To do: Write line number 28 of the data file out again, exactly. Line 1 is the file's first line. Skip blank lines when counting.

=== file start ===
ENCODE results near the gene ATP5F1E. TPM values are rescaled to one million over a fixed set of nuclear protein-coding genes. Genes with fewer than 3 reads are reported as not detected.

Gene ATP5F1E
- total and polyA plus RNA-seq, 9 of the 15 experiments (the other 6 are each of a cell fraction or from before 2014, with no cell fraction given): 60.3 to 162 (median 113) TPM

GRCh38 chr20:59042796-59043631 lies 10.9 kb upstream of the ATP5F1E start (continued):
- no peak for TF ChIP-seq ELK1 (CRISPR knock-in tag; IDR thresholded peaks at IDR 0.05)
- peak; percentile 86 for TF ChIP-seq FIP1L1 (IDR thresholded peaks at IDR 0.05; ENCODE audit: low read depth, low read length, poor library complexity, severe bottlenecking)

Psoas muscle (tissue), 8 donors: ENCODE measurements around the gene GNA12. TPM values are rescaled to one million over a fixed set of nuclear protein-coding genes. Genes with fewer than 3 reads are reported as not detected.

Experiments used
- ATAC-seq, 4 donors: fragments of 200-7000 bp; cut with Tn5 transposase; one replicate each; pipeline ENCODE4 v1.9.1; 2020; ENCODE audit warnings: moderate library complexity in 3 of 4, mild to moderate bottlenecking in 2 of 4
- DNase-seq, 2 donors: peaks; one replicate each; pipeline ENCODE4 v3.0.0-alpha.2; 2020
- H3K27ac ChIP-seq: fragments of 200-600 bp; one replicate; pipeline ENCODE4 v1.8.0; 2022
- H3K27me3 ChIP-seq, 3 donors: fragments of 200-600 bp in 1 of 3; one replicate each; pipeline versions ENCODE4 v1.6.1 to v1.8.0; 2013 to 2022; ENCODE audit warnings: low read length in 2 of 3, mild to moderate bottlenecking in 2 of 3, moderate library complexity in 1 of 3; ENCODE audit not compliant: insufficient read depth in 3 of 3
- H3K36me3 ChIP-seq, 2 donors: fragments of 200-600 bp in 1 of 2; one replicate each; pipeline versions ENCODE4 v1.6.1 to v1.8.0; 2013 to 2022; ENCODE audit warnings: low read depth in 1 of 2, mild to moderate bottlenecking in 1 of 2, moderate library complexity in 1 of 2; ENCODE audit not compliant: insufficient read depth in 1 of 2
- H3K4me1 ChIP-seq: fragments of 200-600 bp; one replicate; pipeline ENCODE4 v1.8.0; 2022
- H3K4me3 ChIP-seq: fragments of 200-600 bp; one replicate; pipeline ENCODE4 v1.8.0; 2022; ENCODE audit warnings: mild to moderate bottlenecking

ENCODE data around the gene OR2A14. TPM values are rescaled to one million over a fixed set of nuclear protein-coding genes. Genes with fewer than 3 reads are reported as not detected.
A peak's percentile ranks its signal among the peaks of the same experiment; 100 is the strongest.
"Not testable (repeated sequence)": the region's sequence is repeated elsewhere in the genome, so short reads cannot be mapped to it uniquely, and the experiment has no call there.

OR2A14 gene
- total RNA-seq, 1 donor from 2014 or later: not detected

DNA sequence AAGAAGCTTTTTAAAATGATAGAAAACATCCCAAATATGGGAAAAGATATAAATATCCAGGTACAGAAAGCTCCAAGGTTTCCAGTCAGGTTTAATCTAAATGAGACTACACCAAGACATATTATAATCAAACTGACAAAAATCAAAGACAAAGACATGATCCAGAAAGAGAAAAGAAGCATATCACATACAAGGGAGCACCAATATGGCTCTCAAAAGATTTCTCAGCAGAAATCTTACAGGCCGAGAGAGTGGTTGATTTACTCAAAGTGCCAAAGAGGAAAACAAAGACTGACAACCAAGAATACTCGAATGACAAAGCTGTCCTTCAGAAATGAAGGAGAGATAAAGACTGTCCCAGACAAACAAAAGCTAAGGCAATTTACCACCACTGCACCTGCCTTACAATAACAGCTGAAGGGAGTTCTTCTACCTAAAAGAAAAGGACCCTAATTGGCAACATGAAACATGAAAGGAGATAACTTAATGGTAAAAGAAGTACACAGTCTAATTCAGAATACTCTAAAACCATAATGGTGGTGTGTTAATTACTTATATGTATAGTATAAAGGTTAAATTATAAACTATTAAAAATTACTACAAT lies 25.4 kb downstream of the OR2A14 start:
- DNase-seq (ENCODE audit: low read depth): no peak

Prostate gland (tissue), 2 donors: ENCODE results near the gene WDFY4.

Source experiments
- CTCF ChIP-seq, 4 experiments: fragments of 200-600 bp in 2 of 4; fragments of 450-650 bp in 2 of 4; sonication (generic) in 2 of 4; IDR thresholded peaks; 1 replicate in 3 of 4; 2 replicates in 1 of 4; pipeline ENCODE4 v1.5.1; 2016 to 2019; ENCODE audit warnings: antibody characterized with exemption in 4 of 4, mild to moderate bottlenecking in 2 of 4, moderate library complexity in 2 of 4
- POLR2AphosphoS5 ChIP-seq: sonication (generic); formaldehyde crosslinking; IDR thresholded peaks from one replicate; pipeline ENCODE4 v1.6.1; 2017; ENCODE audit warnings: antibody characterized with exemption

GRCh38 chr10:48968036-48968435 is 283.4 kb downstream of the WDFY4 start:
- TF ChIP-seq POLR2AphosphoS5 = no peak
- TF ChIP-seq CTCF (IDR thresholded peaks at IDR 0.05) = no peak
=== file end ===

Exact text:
- TF ChIP-seq POLR2AphosphoS5 = no peak